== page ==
A Florida Appeals Court ruled on Friday that the state could not appoint a guardian for a mentally disabled rape victim's fetus. Justice Emerson R. Thompson wrote that "we find no Florida statute or case law that has determined a fetus to be a person," according to the New York Times.
Last spring, Governor Jeb Bush (R-FL) intervened in the case when Florida's circuit court denied requests made by those who wanted to prevent the woman from having an abortion to appoint a guardian for the fetus. The New York Times reports that some see Jeb Bush's intervention as a way to satisfy conservatives and to win support for President Bush's 2004 election.
Abortions rights advocates believe that Jeb Bush's argument that fetuses deserve guardianship is a step towards preventing abortions broadly, reports that Miami Herald. According to Howard Simon, the executive director of the American Civil Liberties Union of Florida, "When you set up a guardian for a fetus, you're creating a situation with the mother and the fetus having competing legal rights...there was no masking that this was a crusade to change the law, to limit the rights of women and bring to the Supreme Court something that would overturn Roe v. Wade," reports the New York Times.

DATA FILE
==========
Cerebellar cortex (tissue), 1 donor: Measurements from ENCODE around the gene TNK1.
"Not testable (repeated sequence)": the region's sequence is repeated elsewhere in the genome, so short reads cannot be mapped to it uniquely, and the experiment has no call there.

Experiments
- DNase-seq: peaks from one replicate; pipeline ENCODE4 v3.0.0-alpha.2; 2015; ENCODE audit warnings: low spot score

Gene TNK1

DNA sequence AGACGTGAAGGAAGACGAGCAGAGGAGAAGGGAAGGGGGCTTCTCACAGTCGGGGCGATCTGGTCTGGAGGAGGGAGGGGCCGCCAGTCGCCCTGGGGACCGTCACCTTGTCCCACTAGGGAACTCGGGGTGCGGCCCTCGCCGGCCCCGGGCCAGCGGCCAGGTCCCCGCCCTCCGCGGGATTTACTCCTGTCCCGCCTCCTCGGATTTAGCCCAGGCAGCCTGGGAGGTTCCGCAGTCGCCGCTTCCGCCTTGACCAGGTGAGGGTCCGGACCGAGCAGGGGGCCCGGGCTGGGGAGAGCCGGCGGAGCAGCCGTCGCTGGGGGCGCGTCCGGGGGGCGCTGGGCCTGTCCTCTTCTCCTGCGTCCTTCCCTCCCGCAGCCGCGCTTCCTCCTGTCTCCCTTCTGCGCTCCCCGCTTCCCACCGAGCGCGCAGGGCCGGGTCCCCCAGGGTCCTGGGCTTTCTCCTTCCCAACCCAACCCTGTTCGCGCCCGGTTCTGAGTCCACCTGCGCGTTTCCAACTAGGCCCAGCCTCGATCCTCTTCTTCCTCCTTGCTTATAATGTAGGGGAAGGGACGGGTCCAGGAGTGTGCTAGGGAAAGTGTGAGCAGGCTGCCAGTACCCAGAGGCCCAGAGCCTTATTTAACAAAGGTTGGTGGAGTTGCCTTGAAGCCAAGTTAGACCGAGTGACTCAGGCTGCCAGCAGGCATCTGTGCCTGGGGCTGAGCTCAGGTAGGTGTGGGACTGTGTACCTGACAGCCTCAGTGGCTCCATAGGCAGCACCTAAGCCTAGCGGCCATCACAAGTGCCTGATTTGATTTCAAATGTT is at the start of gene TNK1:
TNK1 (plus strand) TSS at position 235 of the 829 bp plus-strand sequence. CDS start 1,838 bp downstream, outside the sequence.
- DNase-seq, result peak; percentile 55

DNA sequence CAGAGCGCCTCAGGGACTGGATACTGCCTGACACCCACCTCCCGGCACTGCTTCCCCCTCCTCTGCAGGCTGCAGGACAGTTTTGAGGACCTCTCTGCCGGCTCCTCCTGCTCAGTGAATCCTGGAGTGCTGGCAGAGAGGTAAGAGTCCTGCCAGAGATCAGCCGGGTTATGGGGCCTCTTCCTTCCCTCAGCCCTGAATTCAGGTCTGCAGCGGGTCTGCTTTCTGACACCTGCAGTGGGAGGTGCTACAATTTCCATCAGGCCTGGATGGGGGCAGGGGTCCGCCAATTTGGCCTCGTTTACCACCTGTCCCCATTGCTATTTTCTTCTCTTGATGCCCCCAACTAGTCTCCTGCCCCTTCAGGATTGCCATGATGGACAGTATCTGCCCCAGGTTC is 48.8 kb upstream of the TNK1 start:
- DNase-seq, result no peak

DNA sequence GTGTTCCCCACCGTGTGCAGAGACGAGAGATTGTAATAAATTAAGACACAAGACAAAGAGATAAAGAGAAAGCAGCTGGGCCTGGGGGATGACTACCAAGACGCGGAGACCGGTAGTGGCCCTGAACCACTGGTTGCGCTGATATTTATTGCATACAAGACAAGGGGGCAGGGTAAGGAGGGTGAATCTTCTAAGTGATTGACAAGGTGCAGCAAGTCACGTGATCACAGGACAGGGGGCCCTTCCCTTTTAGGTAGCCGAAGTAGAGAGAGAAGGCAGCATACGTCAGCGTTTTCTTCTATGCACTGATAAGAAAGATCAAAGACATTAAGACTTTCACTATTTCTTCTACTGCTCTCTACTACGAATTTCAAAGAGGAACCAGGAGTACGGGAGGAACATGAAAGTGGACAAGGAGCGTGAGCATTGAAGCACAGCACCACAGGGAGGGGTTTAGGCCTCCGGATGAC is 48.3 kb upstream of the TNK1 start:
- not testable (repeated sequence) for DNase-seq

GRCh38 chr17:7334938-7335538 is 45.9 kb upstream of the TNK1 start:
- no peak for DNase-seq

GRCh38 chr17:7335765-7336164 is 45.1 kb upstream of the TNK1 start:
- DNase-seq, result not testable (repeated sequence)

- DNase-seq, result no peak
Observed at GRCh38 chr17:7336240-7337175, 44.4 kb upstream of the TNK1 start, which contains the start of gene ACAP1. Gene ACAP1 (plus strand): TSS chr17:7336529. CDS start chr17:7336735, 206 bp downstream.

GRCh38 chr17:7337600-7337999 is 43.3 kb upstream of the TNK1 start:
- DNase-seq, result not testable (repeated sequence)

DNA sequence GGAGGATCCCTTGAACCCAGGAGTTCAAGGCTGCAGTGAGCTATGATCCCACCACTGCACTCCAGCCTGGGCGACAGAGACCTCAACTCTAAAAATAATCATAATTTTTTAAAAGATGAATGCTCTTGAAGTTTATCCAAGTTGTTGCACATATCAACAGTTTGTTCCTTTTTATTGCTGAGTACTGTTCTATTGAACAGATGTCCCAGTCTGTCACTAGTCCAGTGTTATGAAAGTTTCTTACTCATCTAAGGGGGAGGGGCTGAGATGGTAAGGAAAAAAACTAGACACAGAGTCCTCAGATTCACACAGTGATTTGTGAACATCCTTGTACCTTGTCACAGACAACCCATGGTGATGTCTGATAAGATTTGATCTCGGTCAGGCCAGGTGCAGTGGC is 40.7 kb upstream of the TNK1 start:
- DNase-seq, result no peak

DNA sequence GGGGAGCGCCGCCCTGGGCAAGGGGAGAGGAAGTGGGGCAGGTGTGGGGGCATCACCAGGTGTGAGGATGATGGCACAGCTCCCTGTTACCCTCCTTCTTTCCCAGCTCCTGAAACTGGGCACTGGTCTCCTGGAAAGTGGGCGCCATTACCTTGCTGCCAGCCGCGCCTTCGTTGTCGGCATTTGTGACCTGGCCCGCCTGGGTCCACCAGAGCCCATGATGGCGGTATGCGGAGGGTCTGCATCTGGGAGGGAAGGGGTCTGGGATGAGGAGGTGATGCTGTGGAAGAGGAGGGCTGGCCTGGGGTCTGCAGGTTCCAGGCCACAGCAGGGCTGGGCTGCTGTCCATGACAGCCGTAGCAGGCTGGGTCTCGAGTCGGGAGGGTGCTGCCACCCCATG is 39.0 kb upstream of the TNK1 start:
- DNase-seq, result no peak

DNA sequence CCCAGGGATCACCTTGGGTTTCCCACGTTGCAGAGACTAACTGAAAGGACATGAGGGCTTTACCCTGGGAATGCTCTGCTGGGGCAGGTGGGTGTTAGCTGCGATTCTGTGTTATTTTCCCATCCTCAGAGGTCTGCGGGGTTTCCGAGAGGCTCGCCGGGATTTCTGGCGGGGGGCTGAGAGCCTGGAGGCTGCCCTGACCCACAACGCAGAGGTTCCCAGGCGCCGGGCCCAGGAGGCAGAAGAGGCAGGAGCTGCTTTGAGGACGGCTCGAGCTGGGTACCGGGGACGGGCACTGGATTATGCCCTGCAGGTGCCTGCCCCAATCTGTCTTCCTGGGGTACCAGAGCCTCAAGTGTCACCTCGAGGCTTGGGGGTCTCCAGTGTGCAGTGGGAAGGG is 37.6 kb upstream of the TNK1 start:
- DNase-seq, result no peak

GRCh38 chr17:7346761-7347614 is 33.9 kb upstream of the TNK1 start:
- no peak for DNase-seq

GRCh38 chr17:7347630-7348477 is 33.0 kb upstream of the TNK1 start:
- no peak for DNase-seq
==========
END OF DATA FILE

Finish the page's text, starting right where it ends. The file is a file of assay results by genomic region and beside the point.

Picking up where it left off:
11/25/2014 Marissa Alexander Has Accepted a Plea Deal - Marissa Alexander, the woman imprisoned for firing a warning shot in the presence of her abusive husband, chose to accept a plea deal Monday with the state of Florida, pleading guilty to three felony counts of aggravated assault.
As part of the plea deal, Alexander received three years imprisonment, but she will be credited for the time she's spent behind bars. . . .
11/24/2014 The City of Louisville Has Overwhelmingly Approved a CEDAW Resolution - The city of Louisville, Kentucky approved a resolution that will use the UN Convention on the Elimination of All Forms of Discrimination Against Women (CEDAW) as a framework for all future policy aimed at ending gender-based discrimination.
Councilwoman Tina Ward-Pugh introduced the resolution, which passed overwhelmingly on November 6. . . .